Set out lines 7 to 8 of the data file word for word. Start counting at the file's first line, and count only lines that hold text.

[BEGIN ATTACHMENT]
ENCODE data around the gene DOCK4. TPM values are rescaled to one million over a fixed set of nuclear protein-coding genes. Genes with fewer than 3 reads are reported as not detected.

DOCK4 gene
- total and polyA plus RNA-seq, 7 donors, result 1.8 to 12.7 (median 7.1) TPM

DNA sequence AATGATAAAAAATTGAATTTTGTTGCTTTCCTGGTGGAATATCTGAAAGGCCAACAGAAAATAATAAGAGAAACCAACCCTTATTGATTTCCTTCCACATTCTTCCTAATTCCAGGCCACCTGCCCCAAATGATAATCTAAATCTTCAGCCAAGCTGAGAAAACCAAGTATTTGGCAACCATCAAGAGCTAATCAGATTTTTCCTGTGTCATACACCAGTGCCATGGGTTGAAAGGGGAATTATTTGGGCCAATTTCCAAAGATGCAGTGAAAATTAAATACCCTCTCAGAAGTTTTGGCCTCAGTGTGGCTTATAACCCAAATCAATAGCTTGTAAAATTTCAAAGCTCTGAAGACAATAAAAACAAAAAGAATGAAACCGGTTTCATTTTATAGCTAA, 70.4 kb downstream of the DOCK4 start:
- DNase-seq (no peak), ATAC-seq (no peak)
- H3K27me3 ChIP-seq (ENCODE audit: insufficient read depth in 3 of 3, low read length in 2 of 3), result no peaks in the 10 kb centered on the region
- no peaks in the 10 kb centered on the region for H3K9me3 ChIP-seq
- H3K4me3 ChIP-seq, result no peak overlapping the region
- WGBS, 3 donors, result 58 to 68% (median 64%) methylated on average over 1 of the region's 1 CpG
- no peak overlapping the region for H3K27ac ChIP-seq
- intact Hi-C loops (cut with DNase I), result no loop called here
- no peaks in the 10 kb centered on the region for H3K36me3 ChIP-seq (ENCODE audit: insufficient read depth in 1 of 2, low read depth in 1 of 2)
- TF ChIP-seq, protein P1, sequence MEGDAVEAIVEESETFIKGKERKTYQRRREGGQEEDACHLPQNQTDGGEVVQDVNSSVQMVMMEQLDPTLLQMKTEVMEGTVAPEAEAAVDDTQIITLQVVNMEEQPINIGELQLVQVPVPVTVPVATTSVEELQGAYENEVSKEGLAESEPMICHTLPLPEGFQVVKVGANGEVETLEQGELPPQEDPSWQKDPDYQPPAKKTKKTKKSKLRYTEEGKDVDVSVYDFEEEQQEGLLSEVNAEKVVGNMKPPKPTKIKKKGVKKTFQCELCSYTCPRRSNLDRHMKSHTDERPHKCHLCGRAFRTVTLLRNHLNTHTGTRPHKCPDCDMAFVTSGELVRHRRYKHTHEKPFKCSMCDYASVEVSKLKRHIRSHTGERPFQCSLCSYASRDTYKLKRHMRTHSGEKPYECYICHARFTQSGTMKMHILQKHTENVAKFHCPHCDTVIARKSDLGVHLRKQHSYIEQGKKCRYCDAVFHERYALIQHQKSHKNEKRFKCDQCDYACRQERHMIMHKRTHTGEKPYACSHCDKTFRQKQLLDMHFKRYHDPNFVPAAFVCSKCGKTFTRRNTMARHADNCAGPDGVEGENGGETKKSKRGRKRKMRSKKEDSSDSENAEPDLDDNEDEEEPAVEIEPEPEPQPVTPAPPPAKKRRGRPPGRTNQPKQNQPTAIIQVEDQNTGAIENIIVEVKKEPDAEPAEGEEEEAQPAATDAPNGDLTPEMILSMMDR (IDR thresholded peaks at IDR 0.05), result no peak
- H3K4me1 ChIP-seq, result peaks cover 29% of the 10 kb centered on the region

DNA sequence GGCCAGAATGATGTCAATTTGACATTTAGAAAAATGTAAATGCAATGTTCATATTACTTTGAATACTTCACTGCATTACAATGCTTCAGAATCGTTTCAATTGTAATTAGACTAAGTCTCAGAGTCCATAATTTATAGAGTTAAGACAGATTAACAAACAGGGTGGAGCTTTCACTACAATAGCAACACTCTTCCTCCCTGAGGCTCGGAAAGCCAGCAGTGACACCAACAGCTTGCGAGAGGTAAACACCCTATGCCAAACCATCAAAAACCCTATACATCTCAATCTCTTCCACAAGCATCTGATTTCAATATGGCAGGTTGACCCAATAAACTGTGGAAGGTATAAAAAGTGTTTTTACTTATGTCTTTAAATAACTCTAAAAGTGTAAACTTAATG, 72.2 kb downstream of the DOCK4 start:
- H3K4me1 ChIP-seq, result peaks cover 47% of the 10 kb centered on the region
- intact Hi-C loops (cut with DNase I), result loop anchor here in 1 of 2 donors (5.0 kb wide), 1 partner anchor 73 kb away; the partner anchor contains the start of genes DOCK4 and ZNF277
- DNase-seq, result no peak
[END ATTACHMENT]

- no peaks in the 10 kb centered on the region for H3K9me3 ChIP-seq
- H3K4me3 ChIP-seq, result no peak overlapping the region